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FAMILY MATTERS | Are you happy with your life?

Ruth S. Morales

MY daughter cried over an exam that went wrong. As a mother, it pained me watching her being upset over something that really meant to her. She was not just crying over spilled milk. But she was willing to let it go and chose to settle it within herself. She was relieved before I did. And I was reminded of some learning moments when my children were small.

Are you happy with your life? Every now and then I would ask my then little children this question. They got so used to this question that my son made it a habit, even until now, to ask me “Masaya ka?”

One afternoon, I was strolling hand in hand with my daughters, 11 and 8 then. I asked them this question. The younger was quicker to answer affirmatively. And when I asked “why?” the younger excitedly answered “Because I had ice-cream today!” The older one had a hard time answering the why question, and I was glad that she did.

I know of many adults who carry heavy baggage from their past. They grew up with bitterness and wounds that never seem to heal in years. I have few friends who would come to me to seek counseling, and some just needed someone who could lend them ears. Their struggles never seem to end. They come and go and come again when triggered. For some of them, it’s because of parents’ neglect and abuse, and for others it’s because of parents’ choices and decisions. The former was obviously not in my growing family. It’s the latter that bothered me that’s why I needed to ask my children. As a parent, I don’t want to assume that my children are “okay”. Parents make decisions and choices that affect the whole family. So, I need to know how my children are affected inwardly. I asked my children this question because I wanted to probe what’s in their heart. I wanted to make sure they won’t grow up with unresolved baggage from the past. 

Are you happy with your life? This question is simple, yet even I, myself, find it hard to answer. I could easily say YES but I would not be honest to myself because I do have many trials, big and small. I face challenges almost every day, and honestly, I’m not happy every day. I understood why my older daughter had a hard time answering the question. I also didn’t want her to answer like her little sister. She’s beginning to understand that life is hard, and a scoop of ice-cream cannot make one happy all the time. I also explained to them that although we care much about them being happy, life is not all about our own happiness. There’s more to life than just being happy. And that younger daughter, who is now almost 20, learned that lesson by heart. She was quick to make a resolve not to dwell in her sadness over an exam that gone wrong. She decided to move on.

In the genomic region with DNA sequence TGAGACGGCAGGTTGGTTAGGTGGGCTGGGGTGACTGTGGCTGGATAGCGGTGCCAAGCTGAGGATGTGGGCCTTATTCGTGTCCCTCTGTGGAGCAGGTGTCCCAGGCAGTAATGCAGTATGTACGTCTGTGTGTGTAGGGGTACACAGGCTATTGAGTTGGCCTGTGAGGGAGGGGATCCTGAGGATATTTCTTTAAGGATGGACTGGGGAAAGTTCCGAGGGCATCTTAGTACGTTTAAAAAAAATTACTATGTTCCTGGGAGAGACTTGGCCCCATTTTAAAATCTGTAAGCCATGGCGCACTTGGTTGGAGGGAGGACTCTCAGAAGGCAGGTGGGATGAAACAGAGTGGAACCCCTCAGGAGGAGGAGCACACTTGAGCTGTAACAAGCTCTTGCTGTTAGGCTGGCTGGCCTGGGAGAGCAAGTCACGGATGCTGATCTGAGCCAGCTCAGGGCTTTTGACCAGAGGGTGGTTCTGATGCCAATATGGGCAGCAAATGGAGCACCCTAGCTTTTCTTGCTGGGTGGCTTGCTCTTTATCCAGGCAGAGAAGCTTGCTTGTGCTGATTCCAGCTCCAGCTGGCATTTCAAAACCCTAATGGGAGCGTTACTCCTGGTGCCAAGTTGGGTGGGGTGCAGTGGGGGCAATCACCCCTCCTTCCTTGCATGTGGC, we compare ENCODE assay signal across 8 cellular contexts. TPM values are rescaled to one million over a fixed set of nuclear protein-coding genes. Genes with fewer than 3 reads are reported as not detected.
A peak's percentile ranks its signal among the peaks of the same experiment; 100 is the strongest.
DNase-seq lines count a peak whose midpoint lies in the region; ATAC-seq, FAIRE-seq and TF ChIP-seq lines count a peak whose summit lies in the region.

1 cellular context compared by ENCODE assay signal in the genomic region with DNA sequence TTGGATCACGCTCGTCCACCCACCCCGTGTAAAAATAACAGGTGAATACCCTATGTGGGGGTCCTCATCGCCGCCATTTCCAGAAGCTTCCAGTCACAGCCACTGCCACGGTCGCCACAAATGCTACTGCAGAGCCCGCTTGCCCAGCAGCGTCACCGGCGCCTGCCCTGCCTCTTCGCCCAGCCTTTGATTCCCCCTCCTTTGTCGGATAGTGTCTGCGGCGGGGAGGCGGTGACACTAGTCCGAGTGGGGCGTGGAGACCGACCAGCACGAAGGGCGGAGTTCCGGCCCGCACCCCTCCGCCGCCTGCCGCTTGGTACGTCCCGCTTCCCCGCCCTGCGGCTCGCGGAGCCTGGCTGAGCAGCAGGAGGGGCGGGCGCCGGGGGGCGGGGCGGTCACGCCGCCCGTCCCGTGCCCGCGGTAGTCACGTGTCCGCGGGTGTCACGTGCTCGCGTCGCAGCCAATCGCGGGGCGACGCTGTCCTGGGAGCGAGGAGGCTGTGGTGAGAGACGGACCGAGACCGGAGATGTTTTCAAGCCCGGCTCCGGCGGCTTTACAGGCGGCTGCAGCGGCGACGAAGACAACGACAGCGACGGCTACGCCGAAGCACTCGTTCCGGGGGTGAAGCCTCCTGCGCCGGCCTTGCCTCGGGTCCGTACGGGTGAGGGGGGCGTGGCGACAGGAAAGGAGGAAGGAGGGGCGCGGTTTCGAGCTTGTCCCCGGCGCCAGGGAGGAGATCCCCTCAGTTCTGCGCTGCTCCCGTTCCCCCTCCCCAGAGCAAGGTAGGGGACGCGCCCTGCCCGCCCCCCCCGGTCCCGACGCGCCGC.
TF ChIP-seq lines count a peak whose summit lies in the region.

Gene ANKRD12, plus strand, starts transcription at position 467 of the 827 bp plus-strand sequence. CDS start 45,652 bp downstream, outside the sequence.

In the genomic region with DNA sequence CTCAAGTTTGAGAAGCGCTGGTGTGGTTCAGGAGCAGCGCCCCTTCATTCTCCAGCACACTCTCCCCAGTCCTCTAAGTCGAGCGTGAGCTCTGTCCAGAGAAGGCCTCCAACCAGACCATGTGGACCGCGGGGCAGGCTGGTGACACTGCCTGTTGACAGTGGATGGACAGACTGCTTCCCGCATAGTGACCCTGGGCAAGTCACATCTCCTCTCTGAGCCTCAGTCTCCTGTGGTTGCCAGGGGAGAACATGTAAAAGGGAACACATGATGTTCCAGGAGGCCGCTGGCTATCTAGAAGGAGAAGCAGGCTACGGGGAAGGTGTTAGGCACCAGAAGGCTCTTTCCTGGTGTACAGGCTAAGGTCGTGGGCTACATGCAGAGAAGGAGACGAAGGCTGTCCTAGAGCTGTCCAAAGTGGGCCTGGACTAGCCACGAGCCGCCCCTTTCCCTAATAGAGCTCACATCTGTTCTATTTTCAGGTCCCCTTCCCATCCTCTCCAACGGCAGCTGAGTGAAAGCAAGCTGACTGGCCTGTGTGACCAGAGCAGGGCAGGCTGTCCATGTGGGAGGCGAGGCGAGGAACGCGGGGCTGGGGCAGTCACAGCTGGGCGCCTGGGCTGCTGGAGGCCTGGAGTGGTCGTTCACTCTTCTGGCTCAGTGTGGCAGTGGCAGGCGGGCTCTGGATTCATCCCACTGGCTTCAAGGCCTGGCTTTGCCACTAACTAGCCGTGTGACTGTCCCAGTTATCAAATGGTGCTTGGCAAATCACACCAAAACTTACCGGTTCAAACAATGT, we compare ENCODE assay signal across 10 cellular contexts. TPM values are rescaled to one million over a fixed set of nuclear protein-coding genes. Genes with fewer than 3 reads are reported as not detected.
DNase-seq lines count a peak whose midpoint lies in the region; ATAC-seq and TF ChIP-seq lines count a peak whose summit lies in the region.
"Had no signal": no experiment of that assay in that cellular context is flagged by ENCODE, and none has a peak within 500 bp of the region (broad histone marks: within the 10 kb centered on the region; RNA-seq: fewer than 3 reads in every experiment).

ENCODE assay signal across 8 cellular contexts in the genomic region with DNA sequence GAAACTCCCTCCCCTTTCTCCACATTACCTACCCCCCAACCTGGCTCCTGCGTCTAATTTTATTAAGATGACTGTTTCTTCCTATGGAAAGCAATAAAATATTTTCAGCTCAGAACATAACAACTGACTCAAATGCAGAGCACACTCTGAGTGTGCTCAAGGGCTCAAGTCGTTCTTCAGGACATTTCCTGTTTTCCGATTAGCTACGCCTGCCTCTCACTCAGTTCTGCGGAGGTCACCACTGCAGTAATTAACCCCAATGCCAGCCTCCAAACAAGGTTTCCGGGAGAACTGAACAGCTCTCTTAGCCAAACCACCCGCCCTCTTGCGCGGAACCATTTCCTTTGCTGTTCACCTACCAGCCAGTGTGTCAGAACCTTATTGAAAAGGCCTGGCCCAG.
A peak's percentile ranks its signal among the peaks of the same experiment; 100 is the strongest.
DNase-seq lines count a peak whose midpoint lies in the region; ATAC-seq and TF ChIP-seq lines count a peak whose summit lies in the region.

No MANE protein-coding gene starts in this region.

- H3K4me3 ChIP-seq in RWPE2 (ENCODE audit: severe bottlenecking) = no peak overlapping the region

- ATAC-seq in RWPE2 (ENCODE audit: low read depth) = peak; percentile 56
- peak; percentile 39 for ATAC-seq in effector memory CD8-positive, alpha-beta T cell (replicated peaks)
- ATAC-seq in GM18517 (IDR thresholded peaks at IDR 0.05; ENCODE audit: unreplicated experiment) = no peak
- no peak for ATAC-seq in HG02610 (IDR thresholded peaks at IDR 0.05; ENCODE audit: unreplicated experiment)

Now that my children are all adults, they know that whenever I ask, “Are you happy?”(without saying “with your life”), I’m not just asking “Are you in a good mood?” It’s a probing question and, at the same time, my way to connect and to start a heart-to-heart conversation. I don’t expect them to give me a quick answer. And the NO for an answer is as welcome as their YES. Sometimes, their long silence is a good sign that they are carefully thinking and assessing their heart.

For the young parents, try asking your children this question and see how it opens a teaching-learning opportunity for your family. For parents with older children, you may use this question to connect to your silent teenagers, especially to those who always have their earphones on. You may not get an affirmative answer but it’s alright. It shows that you care. 

Happiness or feeling good or being in a good mood is not our goal in this life, no matter how much we so desire it for our children. What is important is that they know how to face life, that whether they have a “good day” or a “bad day”, a “happy mood” or a “sad mood”, they do not lose hope in life. We don’t seek happiness, but it comes when we find contentment in whatever situation we are in. And it’s one core value that a parent can teach to his or her children.

 

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